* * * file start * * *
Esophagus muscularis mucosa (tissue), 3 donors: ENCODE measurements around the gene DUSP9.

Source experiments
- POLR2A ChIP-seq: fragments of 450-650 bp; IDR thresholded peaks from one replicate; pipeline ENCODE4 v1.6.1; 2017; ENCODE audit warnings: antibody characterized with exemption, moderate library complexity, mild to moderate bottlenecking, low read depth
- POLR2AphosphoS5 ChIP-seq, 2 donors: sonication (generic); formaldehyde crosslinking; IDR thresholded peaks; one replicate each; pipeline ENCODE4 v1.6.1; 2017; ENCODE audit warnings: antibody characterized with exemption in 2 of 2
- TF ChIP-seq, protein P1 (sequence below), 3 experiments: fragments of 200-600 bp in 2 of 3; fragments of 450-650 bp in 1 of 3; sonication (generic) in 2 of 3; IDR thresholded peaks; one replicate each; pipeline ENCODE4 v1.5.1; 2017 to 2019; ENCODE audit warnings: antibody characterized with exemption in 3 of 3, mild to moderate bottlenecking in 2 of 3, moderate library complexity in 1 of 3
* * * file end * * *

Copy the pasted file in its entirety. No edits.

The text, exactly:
Esophagus muscularis mucosa (tissue), 3 donors: ENCODE measurements around the gene DUSP9.

Source experiments
- POLR2A ChIP-seq: fragments of 450-650 bp; IDR thresholded peaks from one replicate; pipeline ENCODE4 v1.6.1; 2017; ENCODE audit warnings: antibody characterized with exemption, moderate library complexity, mild to moderate bottlenecking, low read depth
- POLR2AphosphoS5 ChIP-seq, 2 donors: sonication (generic); formaldehyde crosslinking; IDR thresholded peaks; one replicate each; pipeline ENCODE4 v1.6.1; 2017; ENCODE audit warnings: antibody characterized with exemption in 2 of 2
- TF ChIP-seq, protein P1 (sequence below), 3 experiments: fragments of 200-600 bp in 2 of 3; fragments of 450-650 bp in 1 of 3; sonication (generic) in 2 of 3; IDR thresholded peaks; one replicate each; pipeline ENCODE4 v1.5.1; 2017 to 2019; ENCODE audit warnings: antibody characterized with exemption in 3 of 3, mild to moderate bottlenecking in 2 of 3, moderate library complexity in 1 of 3